The authorities have put in place a number of incentives to attract companies and professionals to the island. One of the most successful measures is the introduction of a flat personal tax rate of 15% for highly qualified foreign professionals who are taking up jobs on the island. This measure makes it relatively easy for companies to fill any gaps in the local labour market. The island’s unique appeal, which at times combines a big city vibe with Mediterranean charm, is also playing a role in making Malta an attractive place to work and live. Residents enjoy an exceptional standard of living: 10 months of sunshine, an English-speaking population, and a Mediterranean island setting in which it is easy to find one’s way around. For years, Malta had a reputation of being a relatively inexpensive place. Although costs are rising, the overall cost of living in Malta is still lower than in the majority of European cities.
Malta’s International Finance Centre enjoyed 15 years of uninterrupted growth, which saw the sector grow in size and statue. Clients from all over the world have come to appreciate the abilities of Maltese practitioners. The country’s strengths should not be underestimated. The island remains one of the most competitive choices in Europe, and investors believe in Malta. The actions being taken are clearly having the desired effect as business continues to flow to Malta, which is a strong endorsement of the steps the country is taking. As financial companies the world over are strengthening their position in the financial technology race, Malta’s move into digital finance also offers massive growth potential. While crypto- currencies might be the poster child of virtual finance, and Malta’s decision to regulate blockchain technologies turned out to be a headline grabber, the island’s policy-makers highlight that this is just the beginning of what will be a very ambitious journey.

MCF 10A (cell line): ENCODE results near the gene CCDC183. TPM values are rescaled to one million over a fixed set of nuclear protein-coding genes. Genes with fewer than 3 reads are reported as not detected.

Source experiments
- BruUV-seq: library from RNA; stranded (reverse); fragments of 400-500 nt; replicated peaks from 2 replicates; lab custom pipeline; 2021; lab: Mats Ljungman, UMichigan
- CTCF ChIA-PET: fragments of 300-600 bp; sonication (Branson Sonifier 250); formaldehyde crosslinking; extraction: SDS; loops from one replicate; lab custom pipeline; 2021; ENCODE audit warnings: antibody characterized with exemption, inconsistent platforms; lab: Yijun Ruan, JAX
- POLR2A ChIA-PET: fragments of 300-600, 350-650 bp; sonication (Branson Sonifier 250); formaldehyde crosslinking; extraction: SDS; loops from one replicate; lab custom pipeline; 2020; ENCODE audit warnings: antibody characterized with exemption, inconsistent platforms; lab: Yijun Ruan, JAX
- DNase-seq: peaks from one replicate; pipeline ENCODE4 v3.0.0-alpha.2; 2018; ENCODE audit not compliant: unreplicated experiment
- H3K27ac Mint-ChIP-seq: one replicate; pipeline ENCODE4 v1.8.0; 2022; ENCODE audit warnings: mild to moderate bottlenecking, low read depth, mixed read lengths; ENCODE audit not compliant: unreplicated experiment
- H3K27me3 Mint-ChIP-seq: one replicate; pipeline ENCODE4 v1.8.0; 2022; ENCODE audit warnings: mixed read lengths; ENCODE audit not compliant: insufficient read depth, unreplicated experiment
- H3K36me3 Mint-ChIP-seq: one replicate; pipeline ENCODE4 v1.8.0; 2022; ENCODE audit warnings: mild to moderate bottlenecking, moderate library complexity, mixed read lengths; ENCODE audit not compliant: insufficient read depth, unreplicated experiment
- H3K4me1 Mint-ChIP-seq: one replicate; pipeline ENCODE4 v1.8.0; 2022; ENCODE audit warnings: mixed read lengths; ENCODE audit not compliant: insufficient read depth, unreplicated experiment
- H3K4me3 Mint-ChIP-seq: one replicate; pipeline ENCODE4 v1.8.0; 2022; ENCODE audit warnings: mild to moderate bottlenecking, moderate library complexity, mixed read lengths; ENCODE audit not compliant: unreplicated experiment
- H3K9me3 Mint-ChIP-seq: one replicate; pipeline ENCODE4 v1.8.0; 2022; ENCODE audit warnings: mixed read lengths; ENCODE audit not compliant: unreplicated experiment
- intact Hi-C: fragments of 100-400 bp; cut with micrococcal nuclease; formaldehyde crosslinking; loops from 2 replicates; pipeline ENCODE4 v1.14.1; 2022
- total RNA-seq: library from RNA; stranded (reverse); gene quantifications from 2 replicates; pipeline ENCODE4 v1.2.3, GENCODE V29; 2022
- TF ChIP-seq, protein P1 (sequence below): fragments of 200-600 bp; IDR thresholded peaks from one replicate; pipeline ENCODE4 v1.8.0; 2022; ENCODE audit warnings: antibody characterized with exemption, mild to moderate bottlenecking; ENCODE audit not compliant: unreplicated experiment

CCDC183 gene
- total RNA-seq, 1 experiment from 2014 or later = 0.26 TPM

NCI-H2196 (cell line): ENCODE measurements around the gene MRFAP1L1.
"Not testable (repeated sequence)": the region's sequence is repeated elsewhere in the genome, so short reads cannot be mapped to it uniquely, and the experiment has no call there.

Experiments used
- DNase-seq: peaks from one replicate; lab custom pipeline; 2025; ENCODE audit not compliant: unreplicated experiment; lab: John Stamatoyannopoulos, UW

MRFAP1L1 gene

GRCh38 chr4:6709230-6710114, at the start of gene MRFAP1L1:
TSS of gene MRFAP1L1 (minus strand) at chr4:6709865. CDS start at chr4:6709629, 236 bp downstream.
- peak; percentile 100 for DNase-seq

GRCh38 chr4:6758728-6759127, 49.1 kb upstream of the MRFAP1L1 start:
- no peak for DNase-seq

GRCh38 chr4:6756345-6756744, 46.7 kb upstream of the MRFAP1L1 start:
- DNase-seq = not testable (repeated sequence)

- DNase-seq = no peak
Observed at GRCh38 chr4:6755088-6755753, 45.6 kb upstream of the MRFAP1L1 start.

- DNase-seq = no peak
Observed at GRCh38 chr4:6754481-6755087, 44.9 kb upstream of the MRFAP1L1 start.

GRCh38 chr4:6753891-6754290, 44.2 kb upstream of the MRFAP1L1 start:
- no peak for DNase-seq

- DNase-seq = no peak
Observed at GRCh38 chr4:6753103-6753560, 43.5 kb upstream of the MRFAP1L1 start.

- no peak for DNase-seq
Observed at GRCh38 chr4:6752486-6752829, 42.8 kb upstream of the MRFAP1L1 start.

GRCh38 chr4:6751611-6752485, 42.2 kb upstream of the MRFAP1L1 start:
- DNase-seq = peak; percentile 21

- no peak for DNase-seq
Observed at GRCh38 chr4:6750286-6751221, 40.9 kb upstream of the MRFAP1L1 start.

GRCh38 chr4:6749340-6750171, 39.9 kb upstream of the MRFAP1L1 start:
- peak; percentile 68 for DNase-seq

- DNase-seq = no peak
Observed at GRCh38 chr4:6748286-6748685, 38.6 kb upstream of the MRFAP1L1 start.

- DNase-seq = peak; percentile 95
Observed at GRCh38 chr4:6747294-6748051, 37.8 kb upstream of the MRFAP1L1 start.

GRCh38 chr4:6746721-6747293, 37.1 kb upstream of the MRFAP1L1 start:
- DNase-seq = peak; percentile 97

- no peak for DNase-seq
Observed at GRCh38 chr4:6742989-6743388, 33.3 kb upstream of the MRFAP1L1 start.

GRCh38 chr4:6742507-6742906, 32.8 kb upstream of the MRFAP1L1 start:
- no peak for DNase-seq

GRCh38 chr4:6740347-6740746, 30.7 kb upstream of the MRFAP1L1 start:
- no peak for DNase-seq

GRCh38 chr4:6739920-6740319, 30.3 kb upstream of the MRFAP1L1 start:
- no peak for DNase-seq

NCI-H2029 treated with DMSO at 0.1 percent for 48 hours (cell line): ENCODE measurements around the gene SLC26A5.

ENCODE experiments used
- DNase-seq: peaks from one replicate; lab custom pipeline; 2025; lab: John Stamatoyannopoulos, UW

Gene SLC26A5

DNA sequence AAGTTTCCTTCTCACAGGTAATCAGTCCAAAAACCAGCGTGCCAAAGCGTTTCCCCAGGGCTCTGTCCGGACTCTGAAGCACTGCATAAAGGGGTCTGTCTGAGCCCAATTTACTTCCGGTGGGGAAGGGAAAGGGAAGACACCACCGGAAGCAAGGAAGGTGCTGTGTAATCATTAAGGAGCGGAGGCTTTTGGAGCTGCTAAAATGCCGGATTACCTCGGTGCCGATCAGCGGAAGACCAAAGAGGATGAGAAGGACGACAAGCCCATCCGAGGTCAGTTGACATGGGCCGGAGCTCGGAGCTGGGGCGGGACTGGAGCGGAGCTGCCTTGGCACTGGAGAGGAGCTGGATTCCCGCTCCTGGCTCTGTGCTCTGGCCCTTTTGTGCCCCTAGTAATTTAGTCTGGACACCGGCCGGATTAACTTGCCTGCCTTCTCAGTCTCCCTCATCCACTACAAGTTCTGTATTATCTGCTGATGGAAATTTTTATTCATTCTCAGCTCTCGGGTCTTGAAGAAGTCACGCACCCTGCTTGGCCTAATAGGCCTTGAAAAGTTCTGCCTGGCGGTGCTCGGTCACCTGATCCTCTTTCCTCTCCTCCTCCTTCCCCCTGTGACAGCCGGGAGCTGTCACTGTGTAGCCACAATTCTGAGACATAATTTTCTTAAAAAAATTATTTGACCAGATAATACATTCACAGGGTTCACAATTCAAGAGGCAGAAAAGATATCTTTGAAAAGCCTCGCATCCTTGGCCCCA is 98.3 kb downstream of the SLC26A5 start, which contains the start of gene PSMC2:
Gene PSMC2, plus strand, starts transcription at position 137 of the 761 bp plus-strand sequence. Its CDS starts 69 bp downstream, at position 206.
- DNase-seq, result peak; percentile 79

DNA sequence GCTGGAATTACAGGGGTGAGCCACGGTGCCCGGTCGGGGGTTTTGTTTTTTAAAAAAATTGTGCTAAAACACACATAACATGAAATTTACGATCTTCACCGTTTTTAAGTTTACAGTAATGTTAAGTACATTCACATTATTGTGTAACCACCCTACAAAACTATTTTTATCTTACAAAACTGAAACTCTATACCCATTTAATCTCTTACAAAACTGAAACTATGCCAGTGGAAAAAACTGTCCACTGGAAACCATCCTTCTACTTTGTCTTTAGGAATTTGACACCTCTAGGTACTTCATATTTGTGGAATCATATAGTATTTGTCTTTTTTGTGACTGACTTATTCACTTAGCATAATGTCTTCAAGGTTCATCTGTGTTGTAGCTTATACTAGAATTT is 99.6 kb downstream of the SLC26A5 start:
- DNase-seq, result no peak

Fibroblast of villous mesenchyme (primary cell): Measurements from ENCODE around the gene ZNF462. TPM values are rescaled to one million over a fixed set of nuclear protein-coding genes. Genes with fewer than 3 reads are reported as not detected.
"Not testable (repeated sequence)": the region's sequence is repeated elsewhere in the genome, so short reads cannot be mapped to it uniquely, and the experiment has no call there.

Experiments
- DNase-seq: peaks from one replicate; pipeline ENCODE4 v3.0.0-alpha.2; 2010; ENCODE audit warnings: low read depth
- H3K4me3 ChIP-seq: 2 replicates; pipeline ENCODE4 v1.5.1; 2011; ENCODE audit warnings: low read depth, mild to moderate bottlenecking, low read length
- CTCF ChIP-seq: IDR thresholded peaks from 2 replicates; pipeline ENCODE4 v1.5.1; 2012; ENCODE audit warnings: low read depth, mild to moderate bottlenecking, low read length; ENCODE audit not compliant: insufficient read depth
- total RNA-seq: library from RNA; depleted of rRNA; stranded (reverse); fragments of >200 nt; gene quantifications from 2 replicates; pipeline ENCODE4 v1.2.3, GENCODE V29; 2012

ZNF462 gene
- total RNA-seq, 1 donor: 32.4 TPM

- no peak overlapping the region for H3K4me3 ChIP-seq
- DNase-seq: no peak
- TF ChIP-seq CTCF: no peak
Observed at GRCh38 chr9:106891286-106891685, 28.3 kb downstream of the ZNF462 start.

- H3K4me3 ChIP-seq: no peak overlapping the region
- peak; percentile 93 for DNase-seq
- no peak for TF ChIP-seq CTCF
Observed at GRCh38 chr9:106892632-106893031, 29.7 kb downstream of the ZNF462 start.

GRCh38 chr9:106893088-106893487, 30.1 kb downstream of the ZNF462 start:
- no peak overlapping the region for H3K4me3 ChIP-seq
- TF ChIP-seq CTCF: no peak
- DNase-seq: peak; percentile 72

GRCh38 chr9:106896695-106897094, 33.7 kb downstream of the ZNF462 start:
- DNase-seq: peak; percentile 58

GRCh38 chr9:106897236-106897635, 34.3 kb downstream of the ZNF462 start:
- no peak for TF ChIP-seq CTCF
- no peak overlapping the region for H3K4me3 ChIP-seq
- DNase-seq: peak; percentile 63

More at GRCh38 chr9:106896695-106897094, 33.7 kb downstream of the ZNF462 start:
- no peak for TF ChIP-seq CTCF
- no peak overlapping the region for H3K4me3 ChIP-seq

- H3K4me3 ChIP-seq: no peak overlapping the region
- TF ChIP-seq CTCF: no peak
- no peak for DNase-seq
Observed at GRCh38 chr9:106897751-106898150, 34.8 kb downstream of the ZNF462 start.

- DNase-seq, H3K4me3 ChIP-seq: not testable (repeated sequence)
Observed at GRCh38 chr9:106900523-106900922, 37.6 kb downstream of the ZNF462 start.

There is no doubt that technology disruption has and will continue to change the face of financial services. The future of finance might look very different, and today’s smart digital business models only offer a glimpse of what is yet to come. With a focus on innovative technologies, a cutting-edge regulatory environment and a willingness to embrace digital disruption, Malta is transforming itself to rise above the competition and become a trusted partner for next-gen finance companies.